Dean Lisa GraumlichIt is well established that innovations arise when different perspectives are brought to bear on seemingly intractable problems. Simply Google innovation, diversity, and inclusion. You will find research supporting this claim in the Harvard Business Review, calls to action in Forbes, and the sound bite from Apple that I took for the title of this Dean’s Letter.

In environmental sciences and resource management, inclusion doesn’t just inspire innovation—it changes everything.

Inclusion changes the questions we ask

Deep and thoughtful engagement can completely reorient our research. A particularly stark example comes from the work of Professor Eddie Allison in the College’s School of Marine and Environmental Affairs. Eddie has long worked with local communities to come up with shared strategies for sustainable fisheries management. About a decade ago, while working in small communities in Uganda, Eddie was puzzled by the fact that it was nearly impossible to engage local fisher folk in conversations about the long-term sustainability of their fisheries, even though these fisheries were key to their livelihoods. At the urging of a public health colleague, Eddie explored the prevalence of HIV/AIDS in fishing communities. To his surprise he discovered a vastly higher prevalence of HIV/AIDS among fisher folk as compared to the general public. Fishers had little motivation in setting up new co-management structures because they did not anticipate living to see the benefits of such an investment. Working with global health experts, Eddie has brought the issue of HIV/AIDS in fishing communities to the attention of those working on targeted prevention as well as to groups promoting fisheries development in the low-income countries where HIV/AIDS is prevalent.

Inclusion changes who is at the table

Stakeholder engagement underpins a range of planning processes on our public lands. If you’re like me, when you think of stakeholders, you imagine people who shop at REI, Cabela’s, or Bass Pro Shop. Think again, argues Professor Stanley Asah of the School of Environmental and Forest Sciences. Several years ago, forest managers in Oregon’s Deschutes National Forest became aware that significant numbers of homeless people use the forest. Stanley and colleagues chronicle how forest managers initially viewed homeless people as problematic, reflecting the more generalized stereotype that homeless people are mentally ill and therefore threatening to other users of the forest. Stanley’s team documented that homeless people use the forest as an affordable temporary home while they transition between jobs. In fact, other users did not find homeless people threatening. This knowledge drastically changed the way managers view and act on the issue of homelessness in the Deschutes National Forest. Asah’s work demonstrates that that ecologically sound management decisions can still be contested because of exclusion of stakeholders, even if such exclusion is not explicitly articulated as justification for contesting those decisions.  Thus, inclusion does not only change who’s at the table, it changes what comes out of the table.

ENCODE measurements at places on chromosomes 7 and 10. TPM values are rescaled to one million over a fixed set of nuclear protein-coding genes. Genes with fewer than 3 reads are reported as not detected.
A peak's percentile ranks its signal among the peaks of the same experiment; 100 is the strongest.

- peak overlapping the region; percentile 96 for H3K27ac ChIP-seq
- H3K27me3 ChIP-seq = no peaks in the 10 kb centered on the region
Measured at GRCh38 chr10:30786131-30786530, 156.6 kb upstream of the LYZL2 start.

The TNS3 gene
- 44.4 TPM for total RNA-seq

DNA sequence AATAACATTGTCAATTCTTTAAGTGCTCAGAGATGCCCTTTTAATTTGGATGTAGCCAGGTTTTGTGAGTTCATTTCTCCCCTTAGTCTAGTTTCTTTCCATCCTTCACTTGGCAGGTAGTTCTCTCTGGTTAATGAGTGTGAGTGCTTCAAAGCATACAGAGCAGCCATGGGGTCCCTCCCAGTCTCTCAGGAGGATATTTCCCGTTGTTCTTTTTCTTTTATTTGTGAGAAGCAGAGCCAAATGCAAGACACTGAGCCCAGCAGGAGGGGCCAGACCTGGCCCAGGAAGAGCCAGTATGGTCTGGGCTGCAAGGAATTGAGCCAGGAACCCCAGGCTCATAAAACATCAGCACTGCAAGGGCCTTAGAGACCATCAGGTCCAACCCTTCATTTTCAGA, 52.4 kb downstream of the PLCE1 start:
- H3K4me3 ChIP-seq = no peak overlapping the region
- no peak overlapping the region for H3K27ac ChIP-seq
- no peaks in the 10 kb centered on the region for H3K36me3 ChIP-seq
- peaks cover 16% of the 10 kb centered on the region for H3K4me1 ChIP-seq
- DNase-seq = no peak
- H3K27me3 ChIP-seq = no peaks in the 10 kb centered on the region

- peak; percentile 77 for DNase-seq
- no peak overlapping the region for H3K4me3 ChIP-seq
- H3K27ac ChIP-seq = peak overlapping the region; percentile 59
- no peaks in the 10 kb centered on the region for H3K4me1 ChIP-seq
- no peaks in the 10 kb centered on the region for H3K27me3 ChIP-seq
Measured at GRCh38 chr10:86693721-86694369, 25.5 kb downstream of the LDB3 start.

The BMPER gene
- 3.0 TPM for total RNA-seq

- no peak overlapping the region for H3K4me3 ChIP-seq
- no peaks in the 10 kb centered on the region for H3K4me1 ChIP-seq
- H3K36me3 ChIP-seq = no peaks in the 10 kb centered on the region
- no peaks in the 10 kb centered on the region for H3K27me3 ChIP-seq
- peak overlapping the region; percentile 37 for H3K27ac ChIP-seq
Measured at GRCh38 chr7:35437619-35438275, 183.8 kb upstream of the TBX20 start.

Inclusion changes the way we collaborate

Inclusion spurs innovation and drives implementation. We have all seen great research developed with robust stakeholder engagement that sits on a shelf. Research on the success and failure of boundary organizations offers insights. I have been particularly inspired by the work of Robin Reid, a professor from Colorado State University who is will be visiting scholar at UW this fall. Reid has reflected on the successes and failures of decades of research around sustainable rangeland management in East Africa, Reid calls out the critical role of trust. She notes that for scientists, one key characteristic—humility—was repeatedly cited by communities as one of the most important traits that helped groups develop trust so they could work effectively together. She notes that actions were exceptionally important: It mattered what type of vehicle the scientific team members arrived in (small), how long they stayed (full meetings), what they wore on their feet (shoes ready to walk or local sandals made from car tires), and whether they walked with community members (and how far). Another action that helped establish trust was scrupulously keeping commitments and supporting one another’s actions when speaking and working with other groups. She argues that the strength of this trust will determine the sustainability and magnitude of the ultimate impact of the project because this trust creates social incentives that can be more long lasting than economic ones.

My challenge for the College of the Environment: How can we be leaders in the design of more socially just and ecologically sustainable approaches to environmental issues? It will require new thinking and new ways of conducting research. Knowing that innovation is the key to dealing with the complexities of our environmental problems, the only way to turn that key and unlock our collective problem-solving prowess is through inclusion.


Lisa Graumlich
Dean, College of the Environment
Virginia and Prentice Bloedel Professor